• An over 9 percent increase for the Bioenergy Technologies program to $246 million, to develop advanced cellulosic and algal-based gasoline, jet and diesel fuel at a price of $3 per gallon gasoline equivalent (gge). The budget will also fund commercial-scale demonstration biorefineries to make fuel for the military, in partnership with the Departments of Navy and Agriculture.
    • A 31 percent increase for the Weatherization and Intergovernmental Assistance Program to $318 million, to fund low-income weatherization services for about 33,000 homes in FY 2016 and the State Energy Program, which will also help government facilities and operations share best practices to decrease their annual energy use 2 percent by 2020.
    • A 59 percent increase in funding for the Federal Energy Management program to $43 million, with a new $15 million investment to help federal agencies meet energy efficiency and renewable energy requirements.
    • A 102 percent increase for the Advanced Manufacturing program to $404 million, which will fully fund two new Clean Energy Manufacturing Innovation Institutes, while continuing funding for the four existing institutes. These institutes will be part of an interagency National Network of Manufacturing Institutes, focused on convening universities, companies, and the government to solve industry problems and improve U.S. competitiveness.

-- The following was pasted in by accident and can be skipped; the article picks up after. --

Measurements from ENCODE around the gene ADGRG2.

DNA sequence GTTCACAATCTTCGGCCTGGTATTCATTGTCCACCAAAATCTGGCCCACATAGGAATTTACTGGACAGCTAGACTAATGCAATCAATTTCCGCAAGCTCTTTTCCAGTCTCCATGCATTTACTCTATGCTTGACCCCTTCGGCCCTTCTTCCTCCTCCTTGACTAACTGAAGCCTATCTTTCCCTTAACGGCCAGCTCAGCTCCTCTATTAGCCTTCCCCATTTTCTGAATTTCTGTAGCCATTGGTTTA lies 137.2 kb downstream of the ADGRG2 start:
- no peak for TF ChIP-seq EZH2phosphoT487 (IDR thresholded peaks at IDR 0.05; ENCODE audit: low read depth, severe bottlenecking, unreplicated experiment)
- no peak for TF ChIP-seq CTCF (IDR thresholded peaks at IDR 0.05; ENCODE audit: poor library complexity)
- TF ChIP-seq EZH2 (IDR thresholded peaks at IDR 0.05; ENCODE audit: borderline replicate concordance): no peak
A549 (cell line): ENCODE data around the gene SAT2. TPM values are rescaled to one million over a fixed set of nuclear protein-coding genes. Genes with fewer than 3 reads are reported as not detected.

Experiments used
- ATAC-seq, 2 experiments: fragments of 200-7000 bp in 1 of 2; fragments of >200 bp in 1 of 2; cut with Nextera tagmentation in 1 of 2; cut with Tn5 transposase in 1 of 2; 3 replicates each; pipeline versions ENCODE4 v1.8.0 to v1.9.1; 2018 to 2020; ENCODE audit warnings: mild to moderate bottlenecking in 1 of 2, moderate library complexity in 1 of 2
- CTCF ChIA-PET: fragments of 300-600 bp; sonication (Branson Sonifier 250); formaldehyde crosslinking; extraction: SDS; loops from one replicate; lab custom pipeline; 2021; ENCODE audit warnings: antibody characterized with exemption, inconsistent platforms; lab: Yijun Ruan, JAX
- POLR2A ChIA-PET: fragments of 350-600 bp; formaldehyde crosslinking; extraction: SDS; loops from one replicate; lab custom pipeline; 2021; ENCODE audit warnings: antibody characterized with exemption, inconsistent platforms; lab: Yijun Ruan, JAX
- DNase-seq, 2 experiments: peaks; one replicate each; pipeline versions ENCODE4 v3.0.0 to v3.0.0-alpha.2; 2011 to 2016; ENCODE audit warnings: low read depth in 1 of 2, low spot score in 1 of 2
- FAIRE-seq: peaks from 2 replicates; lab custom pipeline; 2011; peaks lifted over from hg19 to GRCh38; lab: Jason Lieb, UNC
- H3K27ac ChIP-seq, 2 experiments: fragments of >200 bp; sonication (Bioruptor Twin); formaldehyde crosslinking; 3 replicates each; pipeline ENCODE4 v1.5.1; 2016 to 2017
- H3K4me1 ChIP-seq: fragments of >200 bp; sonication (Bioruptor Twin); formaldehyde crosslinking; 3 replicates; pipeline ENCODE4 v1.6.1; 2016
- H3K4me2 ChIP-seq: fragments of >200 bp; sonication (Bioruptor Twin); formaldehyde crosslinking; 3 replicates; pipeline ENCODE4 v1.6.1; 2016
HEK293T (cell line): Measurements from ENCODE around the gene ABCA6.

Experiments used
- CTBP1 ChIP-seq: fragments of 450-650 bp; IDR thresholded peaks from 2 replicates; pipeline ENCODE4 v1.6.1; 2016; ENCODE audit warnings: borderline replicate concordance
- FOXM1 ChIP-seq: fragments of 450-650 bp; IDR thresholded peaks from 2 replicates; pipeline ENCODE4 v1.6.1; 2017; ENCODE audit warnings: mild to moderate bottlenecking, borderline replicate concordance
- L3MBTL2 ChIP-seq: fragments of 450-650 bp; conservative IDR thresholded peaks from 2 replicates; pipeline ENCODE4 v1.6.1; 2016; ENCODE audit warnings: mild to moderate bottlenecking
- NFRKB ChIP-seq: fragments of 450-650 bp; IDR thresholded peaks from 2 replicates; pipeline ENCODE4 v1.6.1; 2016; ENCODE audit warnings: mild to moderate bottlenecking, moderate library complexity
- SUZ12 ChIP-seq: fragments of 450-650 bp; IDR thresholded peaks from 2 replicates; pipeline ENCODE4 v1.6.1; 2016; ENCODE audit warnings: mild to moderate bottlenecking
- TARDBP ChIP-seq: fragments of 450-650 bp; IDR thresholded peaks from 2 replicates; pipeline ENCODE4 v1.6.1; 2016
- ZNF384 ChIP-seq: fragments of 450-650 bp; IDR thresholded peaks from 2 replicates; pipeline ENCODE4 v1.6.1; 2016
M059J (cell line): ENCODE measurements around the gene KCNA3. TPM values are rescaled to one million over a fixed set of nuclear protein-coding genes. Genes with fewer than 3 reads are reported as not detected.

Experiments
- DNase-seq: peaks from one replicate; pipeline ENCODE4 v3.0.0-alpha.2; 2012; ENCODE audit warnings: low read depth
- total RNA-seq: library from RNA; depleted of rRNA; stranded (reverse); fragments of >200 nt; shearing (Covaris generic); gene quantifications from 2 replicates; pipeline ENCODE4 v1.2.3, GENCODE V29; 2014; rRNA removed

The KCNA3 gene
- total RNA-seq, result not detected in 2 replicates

• A 53 percent increase in funding for the Building Technologies program to $264 million, to support advanced materials and technologies R&D, appliance standards development, and other initiatives to reduce building energy use.



    DOE crosscutting initiatives showcase an overlay of priorities which elaborates on the funding levels above. The following table shows which DOE programs are supporting the crosscutting initiatives, and at what level.




    Department of Energy Bioenergy Programs